The weather in 1.85 characters.
My desk in the Met Office is some way from a window, but if I peer across the heads of a few colleagues I can see that the weather outside is, well, disappointing: A gloomy day, with the sky filled with mottled grey clouds from horizon to horizon (though at least it’s stopped raining). Here in the UK we’re famously obsessed with talking about the weather, but sailors would have no time for such waffle: Following an example set by the famous Admiral Beaufort they record the current weather in a terse code, and today’s weather in Exeter would be simply ‘o’ (overcast), or perhaps ‘oc’ (overcast cloudy) if they were feeling extravagant.
The weather code system has evolved quite a bit since Beaufort’s day, and it’s a powerful and concise way of recording notable weather events. The basic code records the amount of cloud in the sky, and ranges from ‘b’ (clear sky or mostly so), through ‘bc, and ‘c’ to ‘o’ (overcast). These are by far the most common codes, but you can add to them to record many of the various nastys the atmosphere can inflict on you – there are codes for rain, snow, hail, gales, squalls, fog etc.
This means that the longer the code recorded in a logbook, the worse the weather was (or at least the more exciting it was). The longest code I’ve found in the logs completed so far is ‘ocpqrlt’ (overcast, clouds, showers, squalls, rain, thunder and lightning) from HMS Bacchante, at Dakar at midnight on 31st August 1917. (Thanks to captain richbr15, lieutenant dazedandconfused, and the crew for patiently typing all that in). This sort of detail, however, is rarely necessary, and, on average, the logs only need 1.85 characters to record the current weather.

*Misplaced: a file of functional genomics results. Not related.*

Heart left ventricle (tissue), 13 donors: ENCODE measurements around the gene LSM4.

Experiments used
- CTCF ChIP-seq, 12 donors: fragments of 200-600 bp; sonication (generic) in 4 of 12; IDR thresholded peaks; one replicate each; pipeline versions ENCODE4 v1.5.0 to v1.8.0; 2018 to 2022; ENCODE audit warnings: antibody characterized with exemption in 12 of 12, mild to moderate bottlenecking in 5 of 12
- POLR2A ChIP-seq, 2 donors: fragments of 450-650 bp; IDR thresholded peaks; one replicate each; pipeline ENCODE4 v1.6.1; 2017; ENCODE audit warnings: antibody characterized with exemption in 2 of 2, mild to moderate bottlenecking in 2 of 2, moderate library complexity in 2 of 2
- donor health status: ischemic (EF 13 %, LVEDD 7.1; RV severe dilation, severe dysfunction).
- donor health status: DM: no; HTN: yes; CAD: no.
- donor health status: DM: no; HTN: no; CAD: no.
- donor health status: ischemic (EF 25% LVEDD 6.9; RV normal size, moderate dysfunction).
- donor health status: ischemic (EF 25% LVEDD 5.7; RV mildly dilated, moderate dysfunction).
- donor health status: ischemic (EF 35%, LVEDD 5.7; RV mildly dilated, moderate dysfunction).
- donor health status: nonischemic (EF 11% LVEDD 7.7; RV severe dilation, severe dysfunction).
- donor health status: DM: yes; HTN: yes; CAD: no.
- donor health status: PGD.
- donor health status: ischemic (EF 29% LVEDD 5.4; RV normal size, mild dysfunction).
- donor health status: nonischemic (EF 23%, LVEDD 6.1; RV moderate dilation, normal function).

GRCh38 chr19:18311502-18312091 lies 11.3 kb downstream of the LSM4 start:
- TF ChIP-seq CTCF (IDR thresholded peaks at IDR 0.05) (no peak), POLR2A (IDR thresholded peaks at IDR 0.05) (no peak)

I’m excited by the weather codes because they offer a new opportunity to test our climate models. In principle, if we know the surface pressure and temperature (also in the logs, of course) our models should tell us where it’s clear, where it’s cloudy, where it’s raining, and even about thunderstorms and squalls. In practice it’s not quite as easy as that, partly because our computers are not yet powerful enough to run atmosphere models that are detailed enough to resolve small features like thunderstorms and squalls; but even so I look forward to learning more about the accuracy of our cloud and rainfall models. So please keep entering the weather codes – we need the ordinary records of cloud cover as well as the unusual events.
Since I started writing this the rain has come back, so I should modify my current weather report to ‘or’; but improvement is in sight – the forecast for this weekend is for ‘bc’ (broken cloud), maybe even ‘b’ (little or no cloud) at times. The designers of the weather codes were uninterested in particularly fine weather, so there’s no way of encoding ‘glorious sunshine’ for example (‘gs’ would be gales and snow). Still I wish you all as much ‘b’ as you care for, except for a dose of ‘r’ (rain) for anybody praying for it.